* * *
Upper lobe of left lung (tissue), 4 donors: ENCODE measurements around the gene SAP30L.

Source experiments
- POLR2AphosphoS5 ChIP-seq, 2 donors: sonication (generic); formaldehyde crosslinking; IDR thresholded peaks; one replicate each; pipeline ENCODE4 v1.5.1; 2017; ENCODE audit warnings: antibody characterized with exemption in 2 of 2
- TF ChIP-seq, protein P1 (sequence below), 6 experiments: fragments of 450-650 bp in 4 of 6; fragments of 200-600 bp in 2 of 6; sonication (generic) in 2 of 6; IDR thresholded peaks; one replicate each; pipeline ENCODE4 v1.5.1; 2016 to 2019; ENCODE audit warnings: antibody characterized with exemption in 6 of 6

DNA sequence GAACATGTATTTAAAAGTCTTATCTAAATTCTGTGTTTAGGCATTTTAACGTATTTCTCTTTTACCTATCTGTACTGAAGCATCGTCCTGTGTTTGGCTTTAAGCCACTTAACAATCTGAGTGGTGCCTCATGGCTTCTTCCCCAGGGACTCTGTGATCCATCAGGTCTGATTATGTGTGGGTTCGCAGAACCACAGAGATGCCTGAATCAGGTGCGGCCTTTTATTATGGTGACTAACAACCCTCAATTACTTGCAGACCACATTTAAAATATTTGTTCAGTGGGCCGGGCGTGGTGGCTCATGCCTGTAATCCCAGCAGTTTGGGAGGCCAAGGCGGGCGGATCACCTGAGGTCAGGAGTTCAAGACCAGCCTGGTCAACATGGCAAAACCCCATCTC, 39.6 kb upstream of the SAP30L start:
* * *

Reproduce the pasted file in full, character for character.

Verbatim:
Upper lobe of left lung (tissue), 4 donors: ENCODE measurements around the gene SAP30L.

Source experiments
- POLR2AphosphoS5 ChIP-seq, 2 donors: sonication (generic); formaldehyde crosslinking; IDR thresholded peaks; one replicate each; pipeline ENCODE4 v1.5.1; 2017; ENCODE audit warnings: antibody characterized with exemption in 2 of 2
- TF ChIP-seq, protein P1 (sequence below), 6 experiments: fragments of 450-650 bp in 4 of 6; fragments of 200-600 bp in 2 of 6; sonication (generic) in 2 of 6; IDR thresholded peaks; one replicate each; pipeline ENCODE4 v1.5.1; 2016 to 2019; ENCODE audit warnings: antibody characterized with exemption in 6 of 6

DNA sequence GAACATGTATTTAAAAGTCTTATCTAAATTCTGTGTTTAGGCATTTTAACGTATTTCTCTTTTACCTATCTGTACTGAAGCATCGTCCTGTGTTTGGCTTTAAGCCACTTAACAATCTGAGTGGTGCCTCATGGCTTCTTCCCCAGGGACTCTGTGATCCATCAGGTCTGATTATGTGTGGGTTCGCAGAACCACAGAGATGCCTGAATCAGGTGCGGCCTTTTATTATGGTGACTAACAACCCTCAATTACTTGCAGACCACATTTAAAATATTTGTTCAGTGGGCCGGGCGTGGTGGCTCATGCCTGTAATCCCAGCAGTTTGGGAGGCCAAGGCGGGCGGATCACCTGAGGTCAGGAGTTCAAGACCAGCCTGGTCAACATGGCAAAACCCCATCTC, 39.6 kb upstream of the SAP30L start: